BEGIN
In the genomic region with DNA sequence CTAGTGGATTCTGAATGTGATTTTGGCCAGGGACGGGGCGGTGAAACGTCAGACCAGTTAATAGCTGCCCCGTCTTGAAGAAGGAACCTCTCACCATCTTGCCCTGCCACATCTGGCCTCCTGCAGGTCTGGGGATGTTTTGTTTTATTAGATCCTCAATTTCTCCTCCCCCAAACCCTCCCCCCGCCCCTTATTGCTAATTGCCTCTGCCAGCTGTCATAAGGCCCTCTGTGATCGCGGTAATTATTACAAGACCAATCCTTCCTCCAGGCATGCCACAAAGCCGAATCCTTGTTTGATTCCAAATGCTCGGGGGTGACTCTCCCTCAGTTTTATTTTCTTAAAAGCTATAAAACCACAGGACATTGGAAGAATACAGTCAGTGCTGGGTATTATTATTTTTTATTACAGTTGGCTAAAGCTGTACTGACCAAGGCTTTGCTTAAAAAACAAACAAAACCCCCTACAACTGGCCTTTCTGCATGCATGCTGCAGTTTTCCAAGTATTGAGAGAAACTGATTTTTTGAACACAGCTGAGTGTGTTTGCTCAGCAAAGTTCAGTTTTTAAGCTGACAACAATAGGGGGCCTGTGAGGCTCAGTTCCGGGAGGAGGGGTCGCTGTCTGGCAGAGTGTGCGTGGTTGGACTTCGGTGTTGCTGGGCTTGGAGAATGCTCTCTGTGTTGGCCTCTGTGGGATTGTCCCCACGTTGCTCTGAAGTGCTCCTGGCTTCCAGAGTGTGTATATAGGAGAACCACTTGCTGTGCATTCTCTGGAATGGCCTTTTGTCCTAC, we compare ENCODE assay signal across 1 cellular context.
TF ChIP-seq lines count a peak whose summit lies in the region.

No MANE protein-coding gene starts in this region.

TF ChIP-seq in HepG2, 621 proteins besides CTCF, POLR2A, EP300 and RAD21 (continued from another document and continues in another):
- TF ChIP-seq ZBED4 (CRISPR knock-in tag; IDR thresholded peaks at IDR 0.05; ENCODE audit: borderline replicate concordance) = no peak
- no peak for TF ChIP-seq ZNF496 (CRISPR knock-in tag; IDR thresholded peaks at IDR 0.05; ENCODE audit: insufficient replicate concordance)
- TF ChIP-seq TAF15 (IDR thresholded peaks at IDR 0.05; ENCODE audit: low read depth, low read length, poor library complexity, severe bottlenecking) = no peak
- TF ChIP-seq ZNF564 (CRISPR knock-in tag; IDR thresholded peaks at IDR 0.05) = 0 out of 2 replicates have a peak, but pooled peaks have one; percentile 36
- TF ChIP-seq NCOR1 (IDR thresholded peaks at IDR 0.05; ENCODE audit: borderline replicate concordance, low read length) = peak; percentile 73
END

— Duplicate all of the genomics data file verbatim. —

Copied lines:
In the genomic region with DNA sequence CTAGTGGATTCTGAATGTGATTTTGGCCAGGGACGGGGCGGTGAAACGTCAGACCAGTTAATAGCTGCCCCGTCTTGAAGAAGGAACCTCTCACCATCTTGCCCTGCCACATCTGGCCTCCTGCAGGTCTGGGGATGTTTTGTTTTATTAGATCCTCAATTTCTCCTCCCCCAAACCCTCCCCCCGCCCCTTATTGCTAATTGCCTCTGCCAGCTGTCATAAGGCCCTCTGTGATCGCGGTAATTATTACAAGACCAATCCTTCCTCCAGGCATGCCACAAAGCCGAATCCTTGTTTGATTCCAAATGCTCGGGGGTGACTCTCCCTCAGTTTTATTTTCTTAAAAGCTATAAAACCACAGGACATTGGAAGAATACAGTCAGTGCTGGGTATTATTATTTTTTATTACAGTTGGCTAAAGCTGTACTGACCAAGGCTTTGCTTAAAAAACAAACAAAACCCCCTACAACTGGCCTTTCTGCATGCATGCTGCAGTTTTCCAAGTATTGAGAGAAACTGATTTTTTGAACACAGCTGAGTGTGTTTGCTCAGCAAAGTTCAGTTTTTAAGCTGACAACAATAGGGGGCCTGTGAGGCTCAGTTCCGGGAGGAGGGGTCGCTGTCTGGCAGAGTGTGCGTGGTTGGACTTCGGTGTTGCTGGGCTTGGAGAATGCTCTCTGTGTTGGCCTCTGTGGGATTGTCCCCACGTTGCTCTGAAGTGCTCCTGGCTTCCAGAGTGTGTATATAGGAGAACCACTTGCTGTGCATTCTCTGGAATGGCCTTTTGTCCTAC, we compare ENCODE assay signal across 1 cellular context.
TF ChIP-seq lines count a peak whose summit lies in the region.

No MANE protein-coding gene starts in this region.

TF ChIP-seq in HepG2, 621 proteins besides CTCF, POLR2A, EP300 and RAD21 (continued from another document and continues in another):
- TF ChIP-seq ZBED4 (CRISPR knock-in tag; IDR thresholded peaks at IDR 0.05; ENCODE audit: borderline replicate concordance) = no peak
- no peak for TF ChIP-seq ZNF496 (CRISPR knock-in tag; IDR thresholded peaks at IDR 0.05; ENCODE audit: insufficient replicate concordance)
- TF ChIP-seq TAF15 (IDR thresholded peaks at IDR 0.05; ENCODE audit: low read depth, low read length, poor library complexity, severe bottlenecking) = no peak
- TF ChIP-seq ZNF564 (CRISPR knock-in tag; IDR thresholded peaks at IDR 0.05) = 0 out of 2 replicates have a peak, but pooled peaks have one; percentile 36
- TF ChIP-seq NCOR1 (IDR thresholded peaks at IDR 0.05; ENCODE audit: borderline replicate concordance, low read length) = peak; percentile 73